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Boris issued warning to upgrade military or we'll in be 'peril' – 'UK very vulnerable'


The Prime Minister will publish the Government’s Integrated Review on Tuesday, which is set to radically alter the UK’s foreign, defence, security and aid policy. The dossier is poised to move away from “industrial age” capabilities, such as heavy armour, and instead put a stronger emphasis on cyber and space.

Ahead of its publication, Tobias Ellwood, chair of the Defence Select Committee, has issued a warning to the government about the dangers of neglecting existing military capabilities.

He warned the Government must upgrade its traditional forces and support the army or the UK could be “more vulnerable” from attack.

He told Sky news: “We drop our guard on the conventional side at our peril.”

His stark message comes as a report by the Commons Defence Committee suggested the British Army’s ageing tanks and armoured vehicles are likely to be outgunned in any conflict with Russian forces.

The scathing assessment said the Army had been left with an armoured fighting vehicle fleet facing “mass obsolescence”.

Speaking to Sky News, Mr Ellwood acknowledged the increase threat posed by cyber in the digital age, but warned “those old conventional threats have not disappeared”.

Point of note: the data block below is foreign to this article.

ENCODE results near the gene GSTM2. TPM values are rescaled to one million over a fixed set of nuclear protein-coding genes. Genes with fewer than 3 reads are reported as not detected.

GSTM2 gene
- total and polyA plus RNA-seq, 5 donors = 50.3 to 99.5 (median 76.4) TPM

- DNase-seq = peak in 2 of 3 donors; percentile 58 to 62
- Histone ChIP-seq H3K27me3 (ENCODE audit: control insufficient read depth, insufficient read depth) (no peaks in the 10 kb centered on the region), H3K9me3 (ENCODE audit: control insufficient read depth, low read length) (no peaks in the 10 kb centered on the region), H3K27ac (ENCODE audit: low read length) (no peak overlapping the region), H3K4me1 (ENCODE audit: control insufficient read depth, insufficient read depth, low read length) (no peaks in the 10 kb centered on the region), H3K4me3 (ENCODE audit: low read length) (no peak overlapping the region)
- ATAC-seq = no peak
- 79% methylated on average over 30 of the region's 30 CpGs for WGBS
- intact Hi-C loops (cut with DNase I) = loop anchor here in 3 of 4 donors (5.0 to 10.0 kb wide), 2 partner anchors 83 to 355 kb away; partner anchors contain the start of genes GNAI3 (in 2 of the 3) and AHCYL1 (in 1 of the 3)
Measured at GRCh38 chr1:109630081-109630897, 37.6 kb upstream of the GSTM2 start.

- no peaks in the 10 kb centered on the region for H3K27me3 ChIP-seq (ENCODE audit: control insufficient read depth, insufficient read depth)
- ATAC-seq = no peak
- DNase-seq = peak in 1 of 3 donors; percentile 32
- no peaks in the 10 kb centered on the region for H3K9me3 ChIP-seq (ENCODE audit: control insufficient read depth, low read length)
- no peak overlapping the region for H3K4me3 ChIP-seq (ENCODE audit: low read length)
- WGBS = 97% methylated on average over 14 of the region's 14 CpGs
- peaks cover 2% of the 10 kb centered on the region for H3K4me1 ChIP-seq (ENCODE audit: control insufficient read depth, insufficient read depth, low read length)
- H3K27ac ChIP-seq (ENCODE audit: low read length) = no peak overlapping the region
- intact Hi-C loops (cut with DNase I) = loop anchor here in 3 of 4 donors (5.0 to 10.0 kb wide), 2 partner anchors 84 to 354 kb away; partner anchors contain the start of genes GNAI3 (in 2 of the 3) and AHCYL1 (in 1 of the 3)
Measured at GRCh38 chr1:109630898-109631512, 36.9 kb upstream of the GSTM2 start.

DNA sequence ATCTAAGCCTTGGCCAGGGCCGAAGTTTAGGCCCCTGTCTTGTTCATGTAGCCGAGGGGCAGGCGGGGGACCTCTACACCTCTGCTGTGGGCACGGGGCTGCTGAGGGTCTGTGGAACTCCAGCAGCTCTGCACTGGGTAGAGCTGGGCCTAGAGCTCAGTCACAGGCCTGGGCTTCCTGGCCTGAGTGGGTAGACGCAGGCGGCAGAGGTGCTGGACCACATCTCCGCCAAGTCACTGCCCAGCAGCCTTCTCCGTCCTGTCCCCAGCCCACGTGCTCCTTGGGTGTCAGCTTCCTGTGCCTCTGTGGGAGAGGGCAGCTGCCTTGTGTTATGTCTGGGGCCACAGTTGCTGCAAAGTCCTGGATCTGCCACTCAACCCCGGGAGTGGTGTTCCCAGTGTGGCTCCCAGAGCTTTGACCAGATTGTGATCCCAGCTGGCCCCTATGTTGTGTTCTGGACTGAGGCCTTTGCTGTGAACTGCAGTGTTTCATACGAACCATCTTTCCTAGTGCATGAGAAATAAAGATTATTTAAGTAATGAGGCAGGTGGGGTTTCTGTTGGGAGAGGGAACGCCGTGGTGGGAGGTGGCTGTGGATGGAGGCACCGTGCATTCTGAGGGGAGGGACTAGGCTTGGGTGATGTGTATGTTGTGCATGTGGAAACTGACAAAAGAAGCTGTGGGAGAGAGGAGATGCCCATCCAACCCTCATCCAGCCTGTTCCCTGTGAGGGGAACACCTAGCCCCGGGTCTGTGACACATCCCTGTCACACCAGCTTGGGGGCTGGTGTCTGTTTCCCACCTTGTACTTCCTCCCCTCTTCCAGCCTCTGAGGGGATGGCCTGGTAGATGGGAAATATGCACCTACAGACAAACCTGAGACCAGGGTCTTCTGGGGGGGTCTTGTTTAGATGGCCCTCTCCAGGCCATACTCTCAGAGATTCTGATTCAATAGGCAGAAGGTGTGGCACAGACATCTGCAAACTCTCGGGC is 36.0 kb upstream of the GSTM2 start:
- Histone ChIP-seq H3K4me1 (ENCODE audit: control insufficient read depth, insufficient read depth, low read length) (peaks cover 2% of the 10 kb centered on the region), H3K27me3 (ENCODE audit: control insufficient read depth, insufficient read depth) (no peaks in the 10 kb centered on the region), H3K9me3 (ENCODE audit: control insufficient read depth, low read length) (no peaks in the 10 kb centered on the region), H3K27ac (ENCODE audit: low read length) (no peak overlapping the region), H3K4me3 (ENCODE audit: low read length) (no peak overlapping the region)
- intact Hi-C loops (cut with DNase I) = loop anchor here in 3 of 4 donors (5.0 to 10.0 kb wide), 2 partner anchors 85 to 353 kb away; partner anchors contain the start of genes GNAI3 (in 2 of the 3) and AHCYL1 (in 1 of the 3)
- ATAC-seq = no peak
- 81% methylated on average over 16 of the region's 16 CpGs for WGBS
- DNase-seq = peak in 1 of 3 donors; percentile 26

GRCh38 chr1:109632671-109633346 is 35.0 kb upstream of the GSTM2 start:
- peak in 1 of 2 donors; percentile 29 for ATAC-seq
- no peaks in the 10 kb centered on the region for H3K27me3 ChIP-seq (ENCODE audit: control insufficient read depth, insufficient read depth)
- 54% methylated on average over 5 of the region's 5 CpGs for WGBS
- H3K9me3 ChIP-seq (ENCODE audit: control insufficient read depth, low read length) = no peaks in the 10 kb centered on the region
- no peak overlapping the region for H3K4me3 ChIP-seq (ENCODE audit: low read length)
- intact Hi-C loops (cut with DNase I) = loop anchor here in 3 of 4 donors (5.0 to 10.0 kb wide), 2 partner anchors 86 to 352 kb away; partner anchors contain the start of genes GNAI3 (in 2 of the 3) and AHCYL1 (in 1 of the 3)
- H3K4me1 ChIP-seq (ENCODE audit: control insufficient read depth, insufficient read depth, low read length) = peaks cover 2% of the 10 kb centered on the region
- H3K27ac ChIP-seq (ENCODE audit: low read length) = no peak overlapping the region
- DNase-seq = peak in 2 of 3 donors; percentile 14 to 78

He said: “I fear there has been too much of a lure towards the digital domain, towards cyber security and the space command and so forth, but we drop our guard on the conventional side at our peril, and yet that is exactly what I see this integrated review taking us to.

“Our reliance on the internet and on data means we are ever more vulnerable to cyber-attacks, data theft, interference in our elections, disinformation campaigns – that’s all a part of the parcel of the constant competition that we now face, but those old conventional threats have not disappeared.”

The defence report also made a series of recommendations and said the Challenger 2 main battle tank and the Warrior infantry fighting vehicle are in need of modernisation after decades in service without any “meaningful upgrades”.

The report criticised the Ministry of Defence for embarking on a series of “overly-ambitious” equipment projects which were too reliant on developing technologies, resulting in cancellations and delay.

An MoD spokeswoman said: “We thank the Defence Committee for their report and acknowledge their recommendations as we look to improve the management of our large and complex equipment programmes.

“Aided by the substantial £24 billion settlement for Defence, the Integrated Review will provide resources to deliver an upgraded, digitised and networked armoured force to meet future threats.”


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